Aaron W. Marks
My area of interest is historical-comparative reconstruction and areal-contact linguistics, with a geographic focus on the Indigenous languages of the Americas. I am currently working on my doctoral dissertation, a description of the phonetics and phonology of the Wappo language of northern California, and since 2012 I have been involved in a language revitalization program with the Wappo community.
Started: 2021 - Greenberg Fellow
My primary interests include usage-based syntax, typology, and language revitalization.
Bruno Pinto Silva
Started: 2022 - Greenberg Fellow
My main interests include the documentation and description of languages labeled “Creoles” and “Pidgins.” I am particularly interested in contributing to the description of the Phonetics and Phonology of these languages. For the last eight years, I have been working on Haitian Creole.
My primary areas are syntax and semantics. Most of my interests center around verb particles and adpositions. I like to take a cross-linguistic approach, but have mostly worked with Slavic languages and Hungarian. I am a discussion leader for two sections of Linguistics 101.
Jericho is a PhD student with primary research interests in discourse, cross-linguistic taboo language, and communication in tabletop gaming.
Research interests: Acoustic and Articulatory Phonetics, Laboratory Phonology, Prosody, Reduction, Native American Language
Started: 2018 - Greenberg Fellow
My research interests are in cognitive and historical/evolutionary linguistics. For my dissertation I am building a diachronic corpus of texts in Tupi, an indigenous language of Brazil, to track changes in its morphosyntax over a period of roughly five centuries.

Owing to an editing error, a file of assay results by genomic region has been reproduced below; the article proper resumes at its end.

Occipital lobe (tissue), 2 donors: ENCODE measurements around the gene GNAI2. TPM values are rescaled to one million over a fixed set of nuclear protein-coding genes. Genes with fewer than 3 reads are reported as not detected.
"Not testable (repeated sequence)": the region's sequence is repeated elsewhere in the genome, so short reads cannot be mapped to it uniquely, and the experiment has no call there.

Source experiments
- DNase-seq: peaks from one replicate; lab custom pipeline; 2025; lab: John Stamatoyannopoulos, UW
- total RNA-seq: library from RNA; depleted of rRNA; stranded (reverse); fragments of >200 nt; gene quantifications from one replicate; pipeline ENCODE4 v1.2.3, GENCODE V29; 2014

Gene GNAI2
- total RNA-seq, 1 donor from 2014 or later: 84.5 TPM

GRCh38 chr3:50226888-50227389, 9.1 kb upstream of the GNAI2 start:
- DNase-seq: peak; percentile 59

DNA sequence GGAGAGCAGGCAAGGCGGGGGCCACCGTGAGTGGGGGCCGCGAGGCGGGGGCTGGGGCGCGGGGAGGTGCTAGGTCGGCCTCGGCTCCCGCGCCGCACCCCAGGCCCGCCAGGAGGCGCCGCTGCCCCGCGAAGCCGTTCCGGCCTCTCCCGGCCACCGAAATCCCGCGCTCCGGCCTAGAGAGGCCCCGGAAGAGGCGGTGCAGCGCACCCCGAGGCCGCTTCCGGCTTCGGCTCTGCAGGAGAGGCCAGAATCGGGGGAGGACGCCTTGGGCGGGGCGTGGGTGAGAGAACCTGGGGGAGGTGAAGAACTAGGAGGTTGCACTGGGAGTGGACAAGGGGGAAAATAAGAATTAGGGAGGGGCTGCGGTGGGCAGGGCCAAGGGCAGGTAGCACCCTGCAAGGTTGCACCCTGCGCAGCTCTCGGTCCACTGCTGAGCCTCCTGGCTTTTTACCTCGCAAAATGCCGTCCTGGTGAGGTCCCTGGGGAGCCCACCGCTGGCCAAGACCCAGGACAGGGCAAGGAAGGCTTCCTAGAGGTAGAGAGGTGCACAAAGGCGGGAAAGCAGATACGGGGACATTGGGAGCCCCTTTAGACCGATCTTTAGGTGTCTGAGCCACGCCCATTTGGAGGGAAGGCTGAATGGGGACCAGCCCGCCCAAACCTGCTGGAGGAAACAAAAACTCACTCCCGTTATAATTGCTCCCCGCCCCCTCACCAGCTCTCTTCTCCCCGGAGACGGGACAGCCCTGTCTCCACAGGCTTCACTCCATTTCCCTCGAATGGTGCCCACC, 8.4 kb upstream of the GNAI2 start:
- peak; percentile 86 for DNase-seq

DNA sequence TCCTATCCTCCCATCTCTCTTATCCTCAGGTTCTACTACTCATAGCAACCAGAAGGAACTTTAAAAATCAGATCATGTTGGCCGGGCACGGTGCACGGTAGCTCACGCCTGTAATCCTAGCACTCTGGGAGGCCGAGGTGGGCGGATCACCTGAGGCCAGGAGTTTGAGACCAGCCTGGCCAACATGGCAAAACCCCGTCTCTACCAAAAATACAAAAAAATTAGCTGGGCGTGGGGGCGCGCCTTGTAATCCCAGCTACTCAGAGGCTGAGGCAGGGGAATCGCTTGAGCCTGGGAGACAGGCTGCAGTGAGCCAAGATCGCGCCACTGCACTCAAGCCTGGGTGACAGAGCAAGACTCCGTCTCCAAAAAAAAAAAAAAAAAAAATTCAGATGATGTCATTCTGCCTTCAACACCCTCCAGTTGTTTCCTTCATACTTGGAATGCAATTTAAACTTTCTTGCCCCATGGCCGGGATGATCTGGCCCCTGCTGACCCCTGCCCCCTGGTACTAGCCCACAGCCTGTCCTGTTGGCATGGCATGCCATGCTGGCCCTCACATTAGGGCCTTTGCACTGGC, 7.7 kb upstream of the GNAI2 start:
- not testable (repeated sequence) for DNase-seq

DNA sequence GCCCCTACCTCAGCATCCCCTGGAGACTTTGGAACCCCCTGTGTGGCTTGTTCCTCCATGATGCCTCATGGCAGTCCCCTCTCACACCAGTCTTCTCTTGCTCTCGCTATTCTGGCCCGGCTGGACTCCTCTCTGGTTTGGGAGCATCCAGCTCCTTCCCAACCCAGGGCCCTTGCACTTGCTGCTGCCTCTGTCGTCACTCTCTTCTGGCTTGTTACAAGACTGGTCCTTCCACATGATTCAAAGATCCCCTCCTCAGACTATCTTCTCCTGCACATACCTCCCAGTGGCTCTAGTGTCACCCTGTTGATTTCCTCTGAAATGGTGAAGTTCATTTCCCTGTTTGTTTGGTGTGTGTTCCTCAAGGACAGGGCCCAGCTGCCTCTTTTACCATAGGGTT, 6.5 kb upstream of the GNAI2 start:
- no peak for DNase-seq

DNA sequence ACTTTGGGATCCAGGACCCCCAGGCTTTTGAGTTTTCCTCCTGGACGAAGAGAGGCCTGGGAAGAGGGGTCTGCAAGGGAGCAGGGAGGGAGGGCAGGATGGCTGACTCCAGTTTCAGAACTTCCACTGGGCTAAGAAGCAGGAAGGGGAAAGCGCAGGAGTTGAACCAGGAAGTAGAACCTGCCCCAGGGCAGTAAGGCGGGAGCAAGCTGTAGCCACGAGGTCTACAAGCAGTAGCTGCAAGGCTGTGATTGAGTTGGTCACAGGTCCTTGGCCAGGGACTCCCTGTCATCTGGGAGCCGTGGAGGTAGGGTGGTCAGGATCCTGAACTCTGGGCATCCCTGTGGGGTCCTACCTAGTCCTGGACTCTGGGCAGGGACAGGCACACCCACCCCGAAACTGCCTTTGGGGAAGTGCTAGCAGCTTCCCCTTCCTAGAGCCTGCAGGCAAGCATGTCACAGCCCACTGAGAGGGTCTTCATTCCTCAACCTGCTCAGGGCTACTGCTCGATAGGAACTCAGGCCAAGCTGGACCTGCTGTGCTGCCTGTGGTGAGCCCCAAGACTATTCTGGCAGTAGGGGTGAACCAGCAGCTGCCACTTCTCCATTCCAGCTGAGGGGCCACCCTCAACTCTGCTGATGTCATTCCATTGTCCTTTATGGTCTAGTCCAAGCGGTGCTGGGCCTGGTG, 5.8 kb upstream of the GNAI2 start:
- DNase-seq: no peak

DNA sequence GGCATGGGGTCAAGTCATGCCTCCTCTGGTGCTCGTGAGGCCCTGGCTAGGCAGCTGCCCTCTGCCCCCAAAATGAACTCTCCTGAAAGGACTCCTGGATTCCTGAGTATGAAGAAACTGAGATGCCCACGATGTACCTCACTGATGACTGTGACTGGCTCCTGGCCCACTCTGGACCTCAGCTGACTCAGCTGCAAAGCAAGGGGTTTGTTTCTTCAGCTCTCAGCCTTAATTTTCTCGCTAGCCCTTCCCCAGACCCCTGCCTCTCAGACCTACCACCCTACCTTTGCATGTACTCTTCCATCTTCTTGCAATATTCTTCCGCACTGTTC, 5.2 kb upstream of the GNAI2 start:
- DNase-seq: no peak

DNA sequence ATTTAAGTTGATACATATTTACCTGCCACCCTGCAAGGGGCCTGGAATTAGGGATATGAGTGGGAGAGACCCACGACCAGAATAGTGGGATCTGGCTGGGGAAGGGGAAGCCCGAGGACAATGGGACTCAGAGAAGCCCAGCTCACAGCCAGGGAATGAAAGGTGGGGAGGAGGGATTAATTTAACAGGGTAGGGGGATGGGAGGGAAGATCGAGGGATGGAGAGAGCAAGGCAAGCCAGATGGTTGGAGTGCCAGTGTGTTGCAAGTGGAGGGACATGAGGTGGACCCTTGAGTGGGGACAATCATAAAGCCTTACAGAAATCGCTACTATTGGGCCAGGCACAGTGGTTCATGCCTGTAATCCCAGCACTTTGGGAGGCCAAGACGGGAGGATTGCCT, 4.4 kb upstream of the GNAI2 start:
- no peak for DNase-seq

David Paez Acevedo
My main interests are indigenous languages and Spanish varieties in Colombia. I am especially interested in the phonetic-phonological interface, and processes of grammaticalization. I am a Teaching Assistant of Spanish in the Department of Spanish and Portuguese.
I study discourse-level phenomena in American Sign Language. In some recent papers I have investigated discourse markers, conversational repair sequences, and mental spaces theory. I'm a TA in the Core Writing Program, teaching English 101 and 102.
Started: 2020 - Greenberg Fellow
My research focuses on topics related to signed languages, including morphosyntactic analysis, phonological changes, and iconicity. I have been working on documentation and description of Taiwan Sign Language by compiling a lexical database of sign lemmas, annotated for phonological information such as handshapes and transitions.
My research interests include language contact, language variation, and language documentation. My primary focus is on language use in New Mexico, which I explore by documenting and describing varieties of English in the state from a variationist sociolinguistic perspective, as well as analyzing language contact effects between English and Spanish in New Mexican communities.
My research interests are in documentary linguistics and the revitalization of indigenous languages of California. I work in collaborative projects to document the Paipai language (Yuman, ISO code ppi) spoken in the peninsula of Baja California, Mexico.
Gonzalez, Ivette S. 2020. Paipai (Baja California, Mexico) – Language Snapshot. Language Documentation and Description 17, 150-157.